Improvement in Endocardial Border Delineation Using Tissue Harmonic Imaging

Echocardiography. 1998 Jul;15(5):511-518. doi: 10.1111/j.1540-8175.1998.tb00642.x.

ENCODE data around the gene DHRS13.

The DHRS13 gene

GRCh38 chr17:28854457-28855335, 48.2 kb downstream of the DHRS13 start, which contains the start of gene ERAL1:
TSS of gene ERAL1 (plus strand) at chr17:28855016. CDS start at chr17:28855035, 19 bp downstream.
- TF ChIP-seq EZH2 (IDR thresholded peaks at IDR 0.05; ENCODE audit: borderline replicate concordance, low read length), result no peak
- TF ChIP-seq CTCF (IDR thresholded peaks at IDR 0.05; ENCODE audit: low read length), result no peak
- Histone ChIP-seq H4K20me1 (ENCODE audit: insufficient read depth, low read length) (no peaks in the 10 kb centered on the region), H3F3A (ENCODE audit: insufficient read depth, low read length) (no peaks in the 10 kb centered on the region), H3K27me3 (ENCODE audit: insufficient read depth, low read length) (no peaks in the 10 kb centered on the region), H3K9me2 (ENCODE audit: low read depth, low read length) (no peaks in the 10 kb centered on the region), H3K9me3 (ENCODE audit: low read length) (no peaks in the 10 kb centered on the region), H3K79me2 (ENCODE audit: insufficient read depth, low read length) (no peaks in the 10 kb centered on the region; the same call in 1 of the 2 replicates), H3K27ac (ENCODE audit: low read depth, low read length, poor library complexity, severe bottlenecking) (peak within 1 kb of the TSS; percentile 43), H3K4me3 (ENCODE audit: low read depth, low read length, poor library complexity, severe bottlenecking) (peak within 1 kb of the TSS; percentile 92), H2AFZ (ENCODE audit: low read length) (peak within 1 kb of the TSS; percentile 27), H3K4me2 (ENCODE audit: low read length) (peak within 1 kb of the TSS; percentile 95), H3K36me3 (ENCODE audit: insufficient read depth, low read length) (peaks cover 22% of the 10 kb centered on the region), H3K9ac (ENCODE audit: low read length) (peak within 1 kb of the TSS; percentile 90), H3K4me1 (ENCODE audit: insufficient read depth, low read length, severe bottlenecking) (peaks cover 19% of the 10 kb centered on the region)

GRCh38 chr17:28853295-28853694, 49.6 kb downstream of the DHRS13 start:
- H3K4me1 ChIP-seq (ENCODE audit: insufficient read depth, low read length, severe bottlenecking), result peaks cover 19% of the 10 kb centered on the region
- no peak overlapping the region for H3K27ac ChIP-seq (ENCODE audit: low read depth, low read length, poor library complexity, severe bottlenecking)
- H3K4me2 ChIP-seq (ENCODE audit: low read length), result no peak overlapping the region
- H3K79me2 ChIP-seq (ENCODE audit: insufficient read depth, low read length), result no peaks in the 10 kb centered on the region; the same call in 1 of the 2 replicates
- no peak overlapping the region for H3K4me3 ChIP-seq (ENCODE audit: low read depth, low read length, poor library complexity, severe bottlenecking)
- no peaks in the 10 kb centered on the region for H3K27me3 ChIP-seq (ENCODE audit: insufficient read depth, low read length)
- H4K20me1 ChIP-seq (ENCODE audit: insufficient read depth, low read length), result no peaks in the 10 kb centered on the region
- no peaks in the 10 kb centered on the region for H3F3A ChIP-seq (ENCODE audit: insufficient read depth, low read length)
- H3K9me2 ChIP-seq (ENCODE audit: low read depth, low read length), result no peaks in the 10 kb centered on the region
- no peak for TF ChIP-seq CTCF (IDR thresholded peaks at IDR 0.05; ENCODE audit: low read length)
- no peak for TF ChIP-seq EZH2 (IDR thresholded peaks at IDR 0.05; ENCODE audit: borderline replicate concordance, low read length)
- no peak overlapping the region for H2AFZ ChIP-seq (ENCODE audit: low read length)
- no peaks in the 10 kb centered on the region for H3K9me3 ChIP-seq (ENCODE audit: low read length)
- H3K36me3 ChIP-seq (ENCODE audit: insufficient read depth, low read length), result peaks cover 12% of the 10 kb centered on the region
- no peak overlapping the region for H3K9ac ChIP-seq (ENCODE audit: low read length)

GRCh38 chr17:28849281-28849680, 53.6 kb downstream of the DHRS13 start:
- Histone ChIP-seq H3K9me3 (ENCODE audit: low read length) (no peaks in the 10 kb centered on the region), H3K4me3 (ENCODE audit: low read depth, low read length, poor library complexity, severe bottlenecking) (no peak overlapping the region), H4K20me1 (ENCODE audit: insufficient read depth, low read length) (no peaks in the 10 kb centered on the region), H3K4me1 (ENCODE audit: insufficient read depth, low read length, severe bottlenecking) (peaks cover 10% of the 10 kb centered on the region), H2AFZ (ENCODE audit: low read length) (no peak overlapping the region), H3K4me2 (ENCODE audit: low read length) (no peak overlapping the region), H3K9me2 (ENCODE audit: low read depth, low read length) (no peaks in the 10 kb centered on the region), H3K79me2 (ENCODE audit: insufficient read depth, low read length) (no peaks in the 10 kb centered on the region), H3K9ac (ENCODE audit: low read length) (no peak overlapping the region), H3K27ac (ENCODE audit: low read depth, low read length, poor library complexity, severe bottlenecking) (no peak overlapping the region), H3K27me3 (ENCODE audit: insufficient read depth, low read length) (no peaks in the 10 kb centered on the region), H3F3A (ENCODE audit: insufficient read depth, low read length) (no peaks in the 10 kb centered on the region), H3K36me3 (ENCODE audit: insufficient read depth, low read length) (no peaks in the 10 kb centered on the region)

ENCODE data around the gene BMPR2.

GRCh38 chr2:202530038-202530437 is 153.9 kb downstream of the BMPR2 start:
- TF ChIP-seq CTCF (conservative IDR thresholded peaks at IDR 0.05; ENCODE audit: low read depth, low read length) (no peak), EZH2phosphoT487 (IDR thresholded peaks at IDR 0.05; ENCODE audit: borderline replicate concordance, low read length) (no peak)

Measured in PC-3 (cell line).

BACKGROUND AND METHODS: For years, tissue has been assumed to be a linear medium in diagnostic ultrasound applications; thus, no backscattered signals in the second harmonic band are expected in harmonic imaging without the injection of a contrast agent. However, it has been shown that a useful tissue image is formed even without a contrast agent. The aim of this study was to evaluate whether this tissue harmonic image provided improved visualization of endocardial borders. Fifty-six adult patients with various heart diseases were investigated using conventional two-dimensional echocardiography and tissue harmonic imaging. In 30 of these patients, the left ventricular endocardial borders were well defined in the standard parasternal and apical views using conventional two-dimensional echocardiography. In the remaining 26 patients, delineation of endocardial borders was not possible in at least two segments. The equipment used was an ATL HDI-3000 diagnostic system equipped with harmonic imaging. RESULTS: In all 56 patients, the myocardium and valves could be imaged with tissue harmonic imaging. Harmonic recordings were sharper and contained fewer clutter artifacts than conventional recordings. Most striking was the enhancement of left ventricular endocardial borders. In the 26 patients with incomplete delineation of left ventricular endocardial borders, wall motion could be evaluated in 290 of 312 (93%) segments with tissue harmonic imaging compared with only 168 of 312 (54%) segments with conventional echocardiography (P < 0.001). CONCLUSIONS: Tissue harmonic imaging improves image quality and can be used to enhance the definition of left ventricular endocardial borders. These findings can be explained by the nonlinear propagation of ultrasound within the tissue, which results in distortion of the transmitted signal and, thus, harmonic generation.